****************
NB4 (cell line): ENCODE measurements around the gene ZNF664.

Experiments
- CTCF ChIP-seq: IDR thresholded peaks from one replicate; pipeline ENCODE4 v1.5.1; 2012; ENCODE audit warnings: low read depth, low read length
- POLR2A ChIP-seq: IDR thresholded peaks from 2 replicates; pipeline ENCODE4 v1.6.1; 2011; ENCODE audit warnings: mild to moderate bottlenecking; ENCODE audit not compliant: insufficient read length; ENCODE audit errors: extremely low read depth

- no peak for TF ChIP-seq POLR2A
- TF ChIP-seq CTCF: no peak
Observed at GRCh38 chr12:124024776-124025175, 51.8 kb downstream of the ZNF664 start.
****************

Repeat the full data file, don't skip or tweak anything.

NB4 (cell line): ENCODE measurements around the gene ZNF664.

Experiments
- CTCF ChIP-seq: IDR thresholded peaks from one replicate; pipeline ENCODE4 v1.5.1; 2012; ENCODE audit warnings: low read depth, low read length
- POLR2A ChIP-seq: IDR thresholded peaks from 2 replicates; pipeline ENCODE4 v1.6.1; 2011; ENCODE audit warnings: mild to moderate bottlenecking; ENCODE audit not compliant: insufficient read length; ENCODE audit errors: extremely low read depth

- no peak for TF ChIP-seq POLR2A
- TF ChIP-seq CTCF: no peak
Observed at GRCh38 chr12:124024776-124025175, 51.8 kb downstream of the ZNF664 start.